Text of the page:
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Re: EXIT trap in implicit vs. explicit pipeline subshell

From: Miroslav Koskar
Subject: Re: EXIT trap in implicit vs. explicit pipeline subshell
Date: Thu, 11 Jun 2015 10:08:22 +0200

On Jun 09 07:39, Chet Ramey wrote:
> Close.  What you call the `implicit' and `explicit' pipelines (subshells)
> actually  both inherit the trap strings, but not the actual signal
> dispositions.  Posix says this:
> "The trap command with no operands shall write to standard output a list
> of commands associated with each condition. If the command is executed in
> a subshell, the implementation does not perform the optional check
> described above for a command substitution containing only a single trap
> command, and no trap commands with operands have been executed since entry
> to the subshell, the list shall contain the commands that were associated
> with each condition immediately before the subshell environment was
> entered. Otherwise, the list shall contain the commands currently
> associated with each condition."
> So the idea is that the output of `trap' can be piped.  This came in in
> Posix-2008 and bash-4.2.

I've forgot to check POSIX for this, that's a good point. So to get
list of traps corresponding to subshell, some has to get assigned e.g.,
this would work (listing no traps):

{ trap - ERR; trap; } | cat

Wouldn't it be beneficial to introduce say an option to a `trap` command
with meaning of "print traps corresponding to current shell/subshell"?
More complexity ... probably, but more clarity too I guess. I wonder if
mentioning this tricky bit in bash(1), maybe with just reference to
POSIX would be of value.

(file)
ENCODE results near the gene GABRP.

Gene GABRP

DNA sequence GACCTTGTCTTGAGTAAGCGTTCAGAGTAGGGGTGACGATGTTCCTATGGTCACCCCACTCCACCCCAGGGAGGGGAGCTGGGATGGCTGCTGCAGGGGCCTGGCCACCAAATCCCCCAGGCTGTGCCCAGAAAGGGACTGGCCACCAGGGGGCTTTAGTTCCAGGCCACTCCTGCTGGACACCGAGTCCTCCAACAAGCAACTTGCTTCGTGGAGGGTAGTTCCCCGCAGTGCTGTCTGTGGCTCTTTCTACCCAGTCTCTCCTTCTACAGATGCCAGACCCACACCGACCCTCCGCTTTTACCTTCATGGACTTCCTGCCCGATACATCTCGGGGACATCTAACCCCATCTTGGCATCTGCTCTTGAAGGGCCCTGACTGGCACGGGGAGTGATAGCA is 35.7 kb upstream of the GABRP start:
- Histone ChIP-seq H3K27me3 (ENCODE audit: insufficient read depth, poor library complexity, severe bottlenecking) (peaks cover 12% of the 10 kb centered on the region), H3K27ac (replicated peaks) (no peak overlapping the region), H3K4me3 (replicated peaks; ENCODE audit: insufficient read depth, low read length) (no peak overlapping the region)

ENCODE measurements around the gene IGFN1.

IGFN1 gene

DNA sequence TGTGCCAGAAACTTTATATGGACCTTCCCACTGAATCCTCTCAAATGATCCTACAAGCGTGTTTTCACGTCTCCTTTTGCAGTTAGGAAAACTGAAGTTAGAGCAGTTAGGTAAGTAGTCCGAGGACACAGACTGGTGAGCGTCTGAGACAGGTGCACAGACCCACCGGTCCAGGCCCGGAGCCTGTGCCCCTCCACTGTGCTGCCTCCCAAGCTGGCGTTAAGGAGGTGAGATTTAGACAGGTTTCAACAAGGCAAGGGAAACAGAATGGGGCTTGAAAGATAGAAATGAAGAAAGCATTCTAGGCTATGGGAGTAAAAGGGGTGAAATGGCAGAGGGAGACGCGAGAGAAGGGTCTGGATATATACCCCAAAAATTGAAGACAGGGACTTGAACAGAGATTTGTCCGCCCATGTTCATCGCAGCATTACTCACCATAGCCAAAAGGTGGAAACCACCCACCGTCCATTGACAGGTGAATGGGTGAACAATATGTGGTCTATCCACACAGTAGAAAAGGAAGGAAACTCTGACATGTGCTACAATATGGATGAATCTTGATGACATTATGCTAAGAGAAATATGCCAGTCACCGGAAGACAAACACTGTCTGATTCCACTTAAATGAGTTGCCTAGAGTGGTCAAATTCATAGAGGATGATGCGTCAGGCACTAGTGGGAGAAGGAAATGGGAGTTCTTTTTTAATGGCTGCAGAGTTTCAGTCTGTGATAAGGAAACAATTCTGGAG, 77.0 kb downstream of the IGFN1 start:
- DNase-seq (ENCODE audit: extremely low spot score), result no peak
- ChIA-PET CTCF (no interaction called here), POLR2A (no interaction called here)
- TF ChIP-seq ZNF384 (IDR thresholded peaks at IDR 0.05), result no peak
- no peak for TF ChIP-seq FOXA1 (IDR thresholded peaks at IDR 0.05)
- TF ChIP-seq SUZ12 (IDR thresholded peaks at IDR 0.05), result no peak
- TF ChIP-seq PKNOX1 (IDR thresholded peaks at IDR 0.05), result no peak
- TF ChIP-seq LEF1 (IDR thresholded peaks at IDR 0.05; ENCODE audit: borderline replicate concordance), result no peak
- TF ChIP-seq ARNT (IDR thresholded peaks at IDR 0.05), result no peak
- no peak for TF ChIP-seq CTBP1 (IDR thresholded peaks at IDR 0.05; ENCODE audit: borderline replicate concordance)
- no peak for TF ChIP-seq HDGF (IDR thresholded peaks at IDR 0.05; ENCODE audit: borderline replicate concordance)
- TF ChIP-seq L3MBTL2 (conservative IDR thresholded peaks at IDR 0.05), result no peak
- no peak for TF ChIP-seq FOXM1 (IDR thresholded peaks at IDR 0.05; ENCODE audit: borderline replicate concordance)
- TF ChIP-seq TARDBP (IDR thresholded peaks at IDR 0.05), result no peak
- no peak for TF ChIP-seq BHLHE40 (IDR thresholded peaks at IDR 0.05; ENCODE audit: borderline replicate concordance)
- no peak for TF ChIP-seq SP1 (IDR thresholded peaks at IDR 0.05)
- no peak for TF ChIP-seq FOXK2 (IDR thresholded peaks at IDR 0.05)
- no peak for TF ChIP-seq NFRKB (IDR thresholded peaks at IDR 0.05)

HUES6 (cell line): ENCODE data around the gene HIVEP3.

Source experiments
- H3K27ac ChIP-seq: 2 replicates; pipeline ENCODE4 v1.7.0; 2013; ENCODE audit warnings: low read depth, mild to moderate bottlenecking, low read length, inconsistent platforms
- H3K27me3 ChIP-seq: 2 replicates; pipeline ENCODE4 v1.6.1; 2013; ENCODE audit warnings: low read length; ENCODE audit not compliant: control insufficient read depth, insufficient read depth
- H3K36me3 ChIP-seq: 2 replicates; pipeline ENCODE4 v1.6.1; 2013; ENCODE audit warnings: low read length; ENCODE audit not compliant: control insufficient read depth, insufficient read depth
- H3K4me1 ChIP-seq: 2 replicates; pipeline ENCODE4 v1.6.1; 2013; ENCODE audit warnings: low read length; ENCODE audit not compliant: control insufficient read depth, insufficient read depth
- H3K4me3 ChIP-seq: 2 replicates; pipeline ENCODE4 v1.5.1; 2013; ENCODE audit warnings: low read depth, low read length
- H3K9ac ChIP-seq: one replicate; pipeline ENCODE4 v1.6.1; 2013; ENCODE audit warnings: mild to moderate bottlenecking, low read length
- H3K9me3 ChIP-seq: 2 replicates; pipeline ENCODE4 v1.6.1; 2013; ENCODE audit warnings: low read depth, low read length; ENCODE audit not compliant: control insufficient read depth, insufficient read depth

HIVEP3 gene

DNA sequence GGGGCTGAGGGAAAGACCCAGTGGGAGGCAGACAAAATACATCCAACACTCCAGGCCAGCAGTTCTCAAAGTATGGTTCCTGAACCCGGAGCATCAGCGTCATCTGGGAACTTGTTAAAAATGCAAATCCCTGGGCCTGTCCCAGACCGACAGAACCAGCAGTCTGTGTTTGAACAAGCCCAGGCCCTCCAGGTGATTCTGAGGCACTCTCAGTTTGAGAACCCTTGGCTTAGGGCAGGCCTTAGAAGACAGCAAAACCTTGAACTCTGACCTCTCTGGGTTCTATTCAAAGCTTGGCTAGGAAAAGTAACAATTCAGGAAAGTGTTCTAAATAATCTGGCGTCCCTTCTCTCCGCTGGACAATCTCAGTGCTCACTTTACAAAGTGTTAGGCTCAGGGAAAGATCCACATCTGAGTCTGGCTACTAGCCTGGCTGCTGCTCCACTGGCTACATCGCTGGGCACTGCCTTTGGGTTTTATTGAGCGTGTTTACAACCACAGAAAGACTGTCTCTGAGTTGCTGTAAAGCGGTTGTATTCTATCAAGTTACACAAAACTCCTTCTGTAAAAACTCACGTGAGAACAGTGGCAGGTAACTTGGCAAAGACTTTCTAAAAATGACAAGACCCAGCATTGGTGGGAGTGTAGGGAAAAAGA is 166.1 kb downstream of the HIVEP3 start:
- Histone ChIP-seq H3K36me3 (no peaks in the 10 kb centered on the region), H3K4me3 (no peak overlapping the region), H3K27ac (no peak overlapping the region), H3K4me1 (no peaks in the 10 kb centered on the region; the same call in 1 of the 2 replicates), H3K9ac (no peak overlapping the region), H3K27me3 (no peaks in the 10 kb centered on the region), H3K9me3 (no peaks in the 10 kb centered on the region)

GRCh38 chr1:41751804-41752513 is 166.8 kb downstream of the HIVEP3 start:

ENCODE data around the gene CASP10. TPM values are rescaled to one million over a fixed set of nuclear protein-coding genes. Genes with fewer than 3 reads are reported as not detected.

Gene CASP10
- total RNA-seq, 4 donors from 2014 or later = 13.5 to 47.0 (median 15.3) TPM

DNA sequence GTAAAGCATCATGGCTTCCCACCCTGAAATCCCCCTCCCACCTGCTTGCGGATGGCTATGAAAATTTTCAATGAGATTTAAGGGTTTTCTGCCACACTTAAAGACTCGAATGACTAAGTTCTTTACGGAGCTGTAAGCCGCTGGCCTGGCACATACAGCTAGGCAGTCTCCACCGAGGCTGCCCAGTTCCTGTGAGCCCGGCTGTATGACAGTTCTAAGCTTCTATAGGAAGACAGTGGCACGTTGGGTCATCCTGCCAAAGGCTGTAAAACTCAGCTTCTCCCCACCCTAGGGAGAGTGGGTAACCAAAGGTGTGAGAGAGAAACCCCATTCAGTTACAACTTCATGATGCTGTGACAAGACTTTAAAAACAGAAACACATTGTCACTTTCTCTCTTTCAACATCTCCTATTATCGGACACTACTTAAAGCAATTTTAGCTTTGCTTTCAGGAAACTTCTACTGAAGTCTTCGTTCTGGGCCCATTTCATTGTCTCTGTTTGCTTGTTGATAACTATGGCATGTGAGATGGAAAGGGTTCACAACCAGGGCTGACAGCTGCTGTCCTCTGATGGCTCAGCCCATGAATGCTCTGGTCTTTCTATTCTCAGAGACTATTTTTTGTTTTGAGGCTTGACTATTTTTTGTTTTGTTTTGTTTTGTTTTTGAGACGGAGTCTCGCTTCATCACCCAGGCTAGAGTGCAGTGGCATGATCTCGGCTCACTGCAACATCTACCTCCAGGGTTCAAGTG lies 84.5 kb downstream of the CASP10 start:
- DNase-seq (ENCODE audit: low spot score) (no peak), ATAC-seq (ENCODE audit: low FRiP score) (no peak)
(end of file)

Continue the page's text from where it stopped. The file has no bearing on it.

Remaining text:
> One exception to this, as you discovered, is that bash clears out the EXIT
> trap's trap string when a (...) subshell is executed.  This is one of the
> things bash does for sh compatibility (it goes back to bash-2.0), but it's
> probably not worth it any more.

Is this specific to EXIT trap? I'm not sure I understand original
intention of that, but less exceptions better IMHO.

> Yes, pipelines don't execute the EXIT trap; subshell commands do.  All
> Posix shells do this.  Even the Bourne shell did.
> Subshells started to run group commands also inherit trap strings and run
> the exit trap.

So in other words, if I have an EXIT trap defined say in a function
running as a part of the pipeline (and want to fire that trap), I have
to scope it in explicit subshell like ( ... ).

In fact group command { ... } would work too, as I've showed and you've
confirmed. One last bit here I guess, why is it that the $BASH_SUBSHELL,
would not reflect that is it in fact running in subshell?

Oh, and this behavior to be described in bash(1) in short wouldn't be
bad idea too I think.


Miroslav Koskar

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